While Black Friday shoppers loaded up inside Wal-Mart stores, some employees and supporters staged protests outside the retailer, demanding higher wages and more full-time work. About 100 people protested Friday morning outside the Balch Springs store, one of many sites targeted across the country on the traditional kickoff to the holiday shopping season. Police arrested 13 people associated with the protest in Balch Springs. Union representatives said there were arrests in eight other cities, including Chicago, Washington, Los Angeles, Seattle and Sacramento, Calif. Critics want the Arkansas-based retailer to pay workers at least $25,000 per year and offer more full-time jobs. By increasing wages, Wal-Mart would give its workers more “purchasing power, create more jobs and improve the economy,” organizers of a rally outside Detroit said in a release. A petition signed by 1,400 people was given to a Wal-Mart official outside the Detroit-area store, said Sara Wallenfang, a spokeswoman for the AFL-CIO. “I think a message needs to be sent to the company,” former Wal-Mart worker Robin Edwards told the Detroit Free Press at the rally. “We’re standing with the Wal-Mart workers and support them. And we’re here to fight for a higher minimum wage.” (read article)

Miami-Dade County workers’ pay at center of union hearings

By Patricia Mazzei, November 29, 2013, Miami-Dade Herald

It has become a dreaded routine for the Miami-Dade County Commission: asking public employees to give up some of their benefits and wages to keep the government financially afloat. On Thursday, commissioners will consider Mayor Carlos Gimenez’s latest request to require workers to contribute 5 percent of their base pay to cover group healthcare costs for another year. This time, the mayor may have a harder time finding consensus among commissioners. The commission has already defied the mayor and eliminated the 5-percent contribution for two labor unions. That decision, overriding a Gimenez veto in September, set a precedent for the remaining seven unions fighting the proposed extension, union leaders say. Greg Blackman, president of the Government Supervisors Association of Florida OPEIU Local 100, which represents professionals and supervisors, said commissioners have been loath to do away with the concession for some employees but not others. (read article)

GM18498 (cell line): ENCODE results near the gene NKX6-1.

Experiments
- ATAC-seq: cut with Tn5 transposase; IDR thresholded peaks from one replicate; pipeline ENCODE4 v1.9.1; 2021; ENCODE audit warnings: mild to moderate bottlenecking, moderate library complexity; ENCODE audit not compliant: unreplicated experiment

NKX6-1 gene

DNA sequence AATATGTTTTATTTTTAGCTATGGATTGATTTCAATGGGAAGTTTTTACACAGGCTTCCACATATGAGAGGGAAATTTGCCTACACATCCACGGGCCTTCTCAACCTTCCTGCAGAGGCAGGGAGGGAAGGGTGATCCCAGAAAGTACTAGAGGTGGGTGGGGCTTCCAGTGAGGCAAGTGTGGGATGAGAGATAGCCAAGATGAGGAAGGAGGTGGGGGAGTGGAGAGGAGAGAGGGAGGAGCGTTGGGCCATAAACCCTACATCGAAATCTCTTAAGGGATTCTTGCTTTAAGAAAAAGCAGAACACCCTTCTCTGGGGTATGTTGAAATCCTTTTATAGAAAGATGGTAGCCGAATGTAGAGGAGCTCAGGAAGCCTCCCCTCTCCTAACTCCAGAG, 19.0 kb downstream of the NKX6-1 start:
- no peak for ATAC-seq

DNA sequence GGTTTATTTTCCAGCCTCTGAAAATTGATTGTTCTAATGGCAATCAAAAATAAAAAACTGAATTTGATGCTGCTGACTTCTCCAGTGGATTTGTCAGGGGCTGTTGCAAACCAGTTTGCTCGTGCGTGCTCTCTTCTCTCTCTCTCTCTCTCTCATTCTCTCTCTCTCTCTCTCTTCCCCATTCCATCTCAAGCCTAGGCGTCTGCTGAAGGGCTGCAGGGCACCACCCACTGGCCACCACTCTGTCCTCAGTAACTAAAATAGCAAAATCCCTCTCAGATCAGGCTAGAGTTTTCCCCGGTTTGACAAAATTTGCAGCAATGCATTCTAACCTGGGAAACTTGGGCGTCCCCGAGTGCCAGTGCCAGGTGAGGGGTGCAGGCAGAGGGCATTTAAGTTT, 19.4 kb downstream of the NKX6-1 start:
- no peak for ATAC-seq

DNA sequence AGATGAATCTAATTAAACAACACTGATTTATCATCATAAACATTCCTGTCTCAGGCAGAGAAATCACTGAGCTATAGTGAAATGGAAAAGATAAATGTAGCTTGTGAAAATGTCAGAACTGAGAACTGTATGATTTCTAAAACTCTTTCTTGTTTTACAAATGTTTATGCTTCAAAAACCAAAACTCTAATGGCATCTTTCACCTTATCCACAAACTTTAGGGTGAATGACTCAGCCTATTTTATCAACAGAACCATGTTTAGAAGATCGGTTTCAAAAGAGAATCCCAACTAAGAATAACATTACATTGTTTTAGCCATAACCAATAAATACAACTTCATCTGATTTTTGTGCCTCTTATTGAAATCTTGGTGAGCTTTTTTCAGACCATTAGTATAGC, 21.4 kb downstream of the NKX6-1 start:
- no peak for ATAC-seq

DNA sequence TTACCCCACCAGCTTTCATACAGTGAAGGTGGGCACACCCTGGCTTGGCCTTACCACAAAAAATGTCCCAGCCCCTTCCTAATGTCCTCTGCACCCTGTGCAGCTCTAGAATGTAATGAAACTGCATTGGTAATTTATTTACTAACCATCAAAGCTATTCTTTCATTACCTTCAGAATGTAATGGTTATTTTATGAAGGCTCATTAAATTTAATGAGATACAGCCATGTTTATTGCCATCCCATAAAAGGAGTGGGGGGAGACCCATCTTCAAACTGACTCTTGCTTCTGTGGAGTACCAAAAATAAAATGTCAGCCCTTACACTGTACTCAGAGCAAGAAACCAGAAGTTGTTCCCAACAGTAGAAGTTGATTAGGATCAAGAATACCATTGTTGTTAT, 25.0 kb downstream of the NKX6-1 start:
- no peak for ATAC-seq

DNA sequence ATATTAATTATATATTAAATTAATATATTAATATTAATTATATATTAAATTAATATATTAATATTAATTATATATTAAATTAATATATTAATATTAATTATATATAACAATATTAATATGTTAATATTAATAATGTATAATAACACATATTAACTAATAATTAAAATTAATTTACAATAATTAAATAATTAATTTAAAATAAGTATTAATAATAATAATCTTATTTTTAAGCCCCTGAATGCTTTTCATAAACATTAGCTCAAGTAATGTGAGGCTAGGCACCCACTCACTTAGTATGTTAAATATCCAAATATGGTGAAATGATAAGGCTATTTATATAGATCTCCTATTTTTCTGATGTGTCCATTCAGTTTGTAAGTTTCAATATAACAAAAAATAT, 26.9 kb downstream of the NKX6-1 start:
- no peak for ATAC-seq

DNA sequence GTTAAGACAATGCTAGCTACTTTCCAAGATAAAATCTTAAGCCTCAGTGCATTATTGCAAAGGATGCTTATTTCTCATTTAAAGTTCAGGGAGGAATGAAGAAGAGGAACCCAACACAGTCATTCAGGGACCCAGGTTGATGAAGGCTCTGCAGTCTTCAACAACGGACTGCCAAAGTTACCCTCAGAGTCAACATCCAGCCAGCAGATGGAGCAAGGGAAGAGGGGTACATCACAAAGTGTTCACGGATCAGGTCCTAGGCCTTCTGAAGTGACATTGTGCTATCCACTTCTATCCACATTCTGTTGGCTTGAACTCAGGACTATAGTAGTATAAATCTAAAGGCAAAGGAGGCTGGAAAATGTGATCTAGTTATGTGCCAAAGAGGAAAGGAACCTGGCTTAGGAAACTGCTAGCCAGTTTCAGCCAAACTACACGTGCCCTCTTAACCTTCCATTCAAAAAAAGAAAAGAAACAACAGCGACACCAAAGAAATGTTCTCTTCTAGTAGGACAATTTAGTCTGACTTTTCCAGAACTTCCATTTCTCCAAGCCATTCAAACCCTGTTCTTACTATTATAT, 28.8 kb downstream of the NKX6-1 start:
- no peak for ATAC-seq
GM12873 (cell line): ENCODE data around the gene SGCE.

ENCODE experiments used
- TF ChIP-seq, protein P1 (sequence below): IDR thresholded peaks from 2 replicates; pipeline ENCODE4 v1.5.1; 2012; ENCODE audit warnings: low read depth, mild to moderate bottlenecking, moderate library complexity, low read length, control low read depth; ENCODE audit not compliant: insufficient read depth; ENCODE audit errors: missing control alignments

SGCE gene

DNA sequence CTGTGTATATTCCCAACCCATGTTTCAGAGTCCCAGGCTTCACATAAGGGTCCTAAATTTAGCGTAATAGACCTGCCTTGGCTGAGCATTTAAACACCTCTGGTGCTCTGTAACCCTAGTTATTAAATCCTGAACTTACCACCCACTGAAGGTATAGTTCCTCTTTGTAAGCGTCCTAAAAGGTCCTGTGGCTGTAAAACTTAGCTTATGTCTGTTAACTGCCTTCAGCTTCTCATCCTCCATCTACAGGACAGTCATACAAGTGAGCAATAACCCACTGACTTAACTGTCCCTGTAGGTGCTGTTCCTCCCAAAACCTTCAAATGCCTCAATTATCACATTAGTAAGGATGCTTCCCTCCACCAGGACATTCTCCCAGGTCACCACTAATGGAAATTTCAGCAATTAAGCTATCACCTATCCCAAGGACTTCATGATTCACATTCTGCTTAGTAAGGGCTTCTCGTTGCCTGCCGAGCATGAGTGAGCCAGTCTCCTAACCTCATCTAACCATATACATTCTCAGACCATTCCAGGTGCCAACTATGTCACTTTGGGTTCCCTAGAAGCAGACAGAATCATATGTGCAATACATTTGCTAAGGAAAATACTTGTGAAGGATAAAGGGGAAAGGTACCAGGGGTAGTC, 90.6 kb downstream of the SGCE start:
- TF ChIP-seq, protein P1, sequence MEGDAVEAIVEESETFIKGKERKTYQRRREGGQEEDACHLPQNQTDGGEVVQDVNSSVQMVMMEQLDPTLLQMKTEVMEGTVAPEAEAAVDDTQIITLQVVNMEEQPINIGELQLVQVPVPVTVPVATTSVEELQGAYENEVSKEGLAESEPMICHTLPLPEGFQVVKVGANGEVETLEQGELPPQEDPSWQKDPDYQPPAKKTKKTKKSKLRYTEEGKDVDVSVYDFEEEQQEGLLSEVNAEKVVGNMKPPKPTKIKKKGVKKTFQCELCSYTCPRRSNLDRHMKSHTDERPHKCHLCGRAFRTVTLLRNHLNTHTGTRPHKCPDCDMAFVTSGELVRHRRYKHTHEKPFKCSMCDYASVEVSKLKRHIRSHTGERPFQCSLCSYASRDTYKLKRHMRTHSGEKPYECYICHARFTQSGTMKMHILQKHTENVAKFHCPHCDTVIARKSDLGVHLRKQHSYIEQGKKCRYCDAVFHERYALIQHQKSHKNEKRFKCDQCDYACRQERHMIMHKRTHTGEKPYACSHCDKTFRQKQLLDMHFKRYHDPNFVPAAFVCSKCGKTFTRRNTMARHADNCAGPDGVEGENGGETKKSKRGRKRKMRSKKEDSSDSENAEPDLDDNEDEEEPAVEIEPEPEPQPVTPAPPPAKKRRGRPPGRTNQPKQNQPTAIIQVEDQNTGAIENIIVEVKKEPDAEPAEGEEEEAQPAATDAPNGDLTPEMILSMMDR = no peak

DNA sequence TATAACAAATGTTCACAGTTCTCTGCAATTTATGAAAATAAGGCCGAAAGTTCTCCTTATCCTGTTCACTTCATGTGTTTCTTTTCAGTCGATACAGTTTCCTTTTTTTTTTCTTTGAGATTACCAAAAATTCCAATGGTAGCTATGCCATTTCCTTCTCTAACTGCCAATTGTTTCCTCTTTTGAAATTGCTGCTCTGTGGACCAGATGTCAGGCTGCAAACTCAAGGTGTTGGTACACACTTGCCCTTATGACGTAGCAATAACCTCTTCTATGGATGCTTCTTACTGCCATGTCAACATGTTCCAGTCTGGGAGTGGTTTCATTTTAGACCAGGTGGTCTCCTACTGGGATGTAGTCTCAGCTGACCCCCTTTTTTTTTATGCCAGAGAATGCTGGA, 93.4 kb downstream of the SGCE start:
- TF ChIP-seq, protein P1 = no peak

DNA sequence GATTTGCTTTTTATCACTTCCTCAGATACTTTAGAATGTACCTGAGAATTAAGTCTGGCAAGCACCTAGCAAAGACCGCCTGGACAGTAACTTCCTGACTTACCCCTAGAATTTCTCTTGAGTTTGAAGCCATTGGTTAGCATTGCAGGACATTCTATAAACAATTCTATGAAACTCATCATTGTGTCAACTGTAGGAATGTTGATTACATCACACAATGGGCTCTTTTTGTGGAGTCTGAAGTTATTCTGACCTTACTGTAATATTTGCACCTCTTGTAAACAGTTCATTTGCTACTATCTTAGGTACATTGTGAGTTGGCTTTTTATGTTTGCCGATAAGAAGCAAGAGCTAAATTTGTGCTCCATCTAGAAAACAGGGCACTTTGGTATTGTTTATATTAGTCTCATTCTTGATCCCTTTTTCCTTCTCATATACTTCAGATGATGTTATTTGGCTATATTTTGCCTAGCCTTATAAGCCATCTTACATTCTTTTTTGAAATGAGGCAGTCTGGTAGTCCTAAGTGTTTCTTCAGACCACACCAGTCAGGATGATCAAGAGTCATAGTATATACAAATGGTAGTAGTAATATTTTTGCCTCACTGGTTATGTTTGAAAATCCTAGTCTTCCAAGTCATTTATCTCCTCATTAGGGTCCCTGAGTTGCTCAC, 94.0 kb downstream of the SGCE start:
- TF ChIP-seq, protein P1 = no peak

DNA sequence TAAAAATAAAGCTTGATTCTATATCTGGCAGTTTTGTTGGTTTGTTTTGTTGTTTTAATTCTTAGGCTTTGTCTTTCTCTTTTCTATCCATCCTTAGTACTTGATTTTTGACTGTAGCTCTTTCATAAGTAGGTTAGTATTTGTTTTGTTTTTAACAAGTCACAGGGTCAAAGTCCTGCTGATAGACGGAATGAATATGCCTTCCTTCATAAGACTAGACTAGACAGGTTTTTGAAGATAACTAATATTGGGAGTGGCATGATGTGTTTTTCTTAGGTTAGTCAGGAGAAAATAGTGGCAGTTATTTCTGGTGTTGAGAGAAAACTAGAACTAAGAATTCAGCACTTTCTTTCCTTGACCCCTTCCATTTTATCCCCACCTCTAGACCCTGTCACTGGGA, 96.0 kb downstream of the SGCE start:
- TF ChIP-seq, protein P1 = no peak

Government employee union boss calls for thug tactics against voter ID

By Charles C. Johnson, November 28, 2013, Daily Caller

J. David Cox, the national president of the American Federation of Government Employees, AFL-CIO, pledged to ignore the Supreme Court and said that he and the labor movement would “fight in the streets” against Republican governors’ supporters of voter integrity efforts. “I’m committing myself, I’m committing our union, and the labor movement. We will not — we will not — allow Republican governors to control the vote in this country,” he said to applause. “That is a God-given right of every citizen. The right to vote! We are going to fight ‘em. We’re going to fight them in the streets. We are going to fight them anywhere. We are going to fight them! I don’t care what the Supreme Court says.” J. David Cox made the remarks at a recent Rainbow PUSH Coalition event honoring Jesse Jackson’s 72nd birthday at the Beverly Hilton Hotel in Los Angeles, California. (read article)

VW in delicate dance with German union over Tennessee plant

By Bernie Woodall, November 27, 2013, Automotive News

Volkswagen AG officials in Germany and the United States are performing a delicate dance with VW’s influential German union as they wrestle with the possible representation of workers at the company’s plant in Tennessee. Volkswagen is trying to introduce its model of a German-style works council, which would help set work rules for white- and blue-collar workers, at its only U.S. plant, in Chattanooga. While Volkswagen has works councils at all of its plants outside of China and Tennessee, it faces challenges in forming one in Chattanooga for various reasons, including a split within the company over whether to support the UAW. IG Metall, the German union with seats and influence in VW’s boardroom, is pressing the company to establish a works council at Chattanooga. IG Metall also supports the UAW’s bid to organize the U.S. plant. It is IG Metall’s influence and the company’s need to keep labor peace in Germany that has Volkswagen’s U.S. officials careful not to misstep. At the same time, they also are trying to maintain good relations with Tennessee’s politicians, led by anti-UAW Gov. Bill Haslam and U.S. Sen. Bob Corker, both Republicans. (read article)

Union-backed group paid Seattle fast-food wage protesters

Northwest Watchdog, November 27, 2013, Fox News